What I have been trying to get, at in this loosely formatted opinion piece is why is there a need to rehash old games? Live the magic and then let it age like a fine wine, why do we need to keep going backwards and updating. It’s like Hollywood and their reboots, how many more times can we see Batman glide across a gritty Gotham? Maybe it’s my tendency to always want something new, a new story to sink my teeth into. Once I’ve given my 90-100 hours into a game I’m pretty much done with it for good (adventures of Geralt notwithstanding). But for the most part a games novelty wears off within those first 60-80 hours for open world games, and even though you will always have your hard core fan base going back and revisiting those amazing worlds, they usually experience a significant drop in concurrent players.
So why remaster? I can see only one real reason; Developers trying desperately to suck more money out of a single title. With gaming now the largest media industry in the world, let us not be bogged down by an over-saturation of products aimed to make us feel some nostalgia. Instead let us strive to learn from those amazing debuts and push forward in creating fresh new titles that take everything that made those old games great and make them better. The Ezio collection is another prime example of this not happening. Creed 2 was amazing, but it was amazing when it released. Put it up against Origins and Ezio Auditore De Firenze looks like a half-finished potato sculpture created by an 11 year old in an art GCSE his mother forced him to take. I digress, but you get what I’m saying. Remasters are unnecessary and serve only to coax you out of more money on a memory that is better left as golden as your brain remembers, rather than being shattered by the colossal heartbreaking realisation that games, even from as recently as 2 years ago, look as dated as those Fila socks and Dixies t-shirt combinations I keep seeing round the streets of London.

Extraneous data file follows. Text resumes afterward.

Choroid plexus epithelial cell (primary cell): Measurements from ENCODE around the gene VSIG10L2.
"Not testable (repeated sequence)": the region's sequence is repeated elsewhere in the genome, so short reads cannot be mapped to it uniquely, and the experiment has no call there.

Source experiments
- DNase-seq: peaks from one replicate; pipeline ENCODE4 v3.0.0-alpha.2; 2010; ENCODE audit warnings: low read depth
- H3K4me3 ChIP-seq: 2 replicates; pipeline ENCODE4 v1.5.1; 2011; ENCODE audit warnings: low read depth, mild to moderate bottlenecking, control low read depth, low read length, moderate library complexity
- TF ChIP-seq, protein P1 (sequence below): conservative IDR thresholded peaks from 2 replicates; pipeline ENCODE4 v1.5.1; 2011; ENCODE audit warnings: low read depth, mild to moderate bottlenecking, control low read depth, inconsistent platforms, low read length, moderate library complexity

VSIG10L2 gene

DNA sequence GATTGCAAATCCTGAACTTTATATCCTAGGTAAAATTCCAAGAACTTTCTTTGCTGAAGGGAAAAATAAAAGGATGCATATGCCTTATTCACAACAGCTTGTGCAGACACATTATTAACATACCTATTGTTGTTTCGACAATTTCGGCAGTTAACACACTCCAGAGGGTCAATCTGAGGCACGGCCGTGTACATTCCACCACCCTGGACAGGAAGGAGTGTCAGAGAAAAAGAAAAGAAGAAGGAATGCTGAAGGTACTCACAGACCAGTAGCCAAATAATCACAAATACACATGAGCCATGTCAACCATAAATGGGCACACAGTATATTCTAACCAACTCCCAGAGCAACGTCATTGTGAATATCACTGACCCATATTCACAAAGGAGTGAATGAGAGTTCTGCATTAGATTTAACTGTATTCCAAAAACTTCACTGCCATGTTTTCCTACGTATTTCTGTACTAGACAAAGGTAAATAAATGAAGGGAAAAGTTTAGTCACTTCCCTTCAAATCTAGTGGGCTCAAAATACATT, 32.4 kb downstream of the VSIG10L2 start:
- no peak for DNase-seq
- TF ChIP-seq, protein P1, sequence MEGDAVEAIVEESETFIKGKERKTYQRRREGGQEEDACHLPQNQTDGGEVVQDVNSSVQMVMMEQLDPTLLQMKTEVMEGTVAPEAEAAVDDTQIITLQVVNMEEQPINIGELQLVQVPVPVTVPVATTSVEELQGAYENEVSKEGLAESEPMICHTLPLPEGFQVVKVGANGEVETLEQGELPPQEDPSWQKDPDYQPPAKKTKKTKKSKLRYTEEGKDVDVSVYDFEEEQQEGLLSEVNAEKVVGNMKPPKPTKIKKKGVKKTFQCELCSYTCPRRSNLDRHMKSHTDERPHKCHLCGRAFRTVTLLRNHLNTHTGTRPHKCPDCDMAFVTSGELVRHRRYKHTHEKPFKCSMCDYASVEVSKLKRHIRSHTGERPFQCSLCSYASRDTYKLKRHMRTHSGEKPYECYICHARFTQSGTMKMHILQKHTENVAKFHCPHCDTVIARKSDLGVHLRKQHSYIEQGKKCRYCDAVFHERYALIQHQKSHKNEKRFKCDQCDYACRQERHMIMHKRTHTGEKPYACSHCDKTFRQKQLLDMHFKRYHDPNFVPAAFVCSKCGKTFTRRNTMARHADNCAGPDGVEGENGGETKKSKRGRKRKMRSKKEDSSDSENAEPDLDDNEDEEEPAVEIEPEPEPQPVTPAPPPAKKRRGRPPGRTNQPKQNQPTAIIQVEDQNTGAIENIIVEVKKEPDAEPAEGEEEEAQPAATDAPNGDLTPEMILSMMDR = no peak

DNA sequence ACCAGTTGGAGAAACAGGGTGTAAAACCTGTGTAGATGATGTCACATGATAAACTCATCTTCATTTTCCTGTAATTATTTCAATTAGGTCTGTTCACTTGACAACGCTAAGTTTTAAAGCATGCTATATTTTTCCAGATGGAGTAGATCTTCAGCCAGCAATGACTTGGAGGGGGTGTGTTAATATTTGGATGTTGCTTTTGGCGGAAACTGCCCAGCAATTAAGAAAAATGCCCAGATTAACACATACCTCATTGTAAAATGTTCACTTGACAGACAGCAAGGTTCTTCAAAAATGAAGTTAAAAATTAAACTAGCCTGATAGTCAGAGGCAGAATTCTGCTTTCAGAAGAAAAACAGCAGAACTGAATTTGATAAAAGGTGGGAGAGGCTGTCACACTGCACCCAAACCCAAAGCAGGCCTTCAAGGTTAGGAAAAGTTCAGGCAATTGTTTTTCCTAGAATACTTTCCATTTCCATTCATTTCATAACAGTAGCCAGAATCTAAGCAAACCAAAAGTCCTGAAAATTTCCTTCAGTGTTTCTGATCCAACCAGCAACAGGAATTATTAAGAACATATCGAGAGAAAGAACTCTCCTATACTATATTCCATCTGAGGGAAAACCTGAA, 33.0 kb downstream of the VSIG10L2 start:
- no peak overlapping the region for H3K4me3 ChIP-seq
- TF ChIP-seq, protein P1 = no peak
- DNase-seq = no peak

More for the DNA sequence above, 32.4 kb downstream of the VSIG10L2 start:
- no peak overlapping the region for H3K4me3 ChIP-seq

Spyro Reignited Trilogy releases on 21st September 2018 on PlayStation 4 and Xbox One
By Alex Salfiti
3 thoughts on “The Remasters Rhapsody”
I think this article, like many others when talking about Crash and Spyro, kind of overlook the differences between remasters and remakes.
Yes, games like Shadow of Colossus are remasters, in that they only offer slight graphical updates and not much else. I can see why people would call them unnecessary, but then again, the main goal is for people who haven’t played it yet to experience it, so it does have a place.
Crash and Spyro though? Games re-built from the ground up, with reworked art styles and control schemes? Games that ultimately offer very different experiences from their old counterparts with their additions (yes, Spyro isn’t out yet, but from what we’ve seen AND what has been said so far in previews, it’s pretty clear it’s going to be its own beast)? Those are remakes. And those definitely are worth playing, because they try to appeal to both old and new players.
I totally agree! I think that it didn’t come off so well in how I presented it but I have a lot more love for games that have had a serious overhaul like the Spyro and Crash remakes I just find it difficult to buy into a market of remastering things with little to no effort.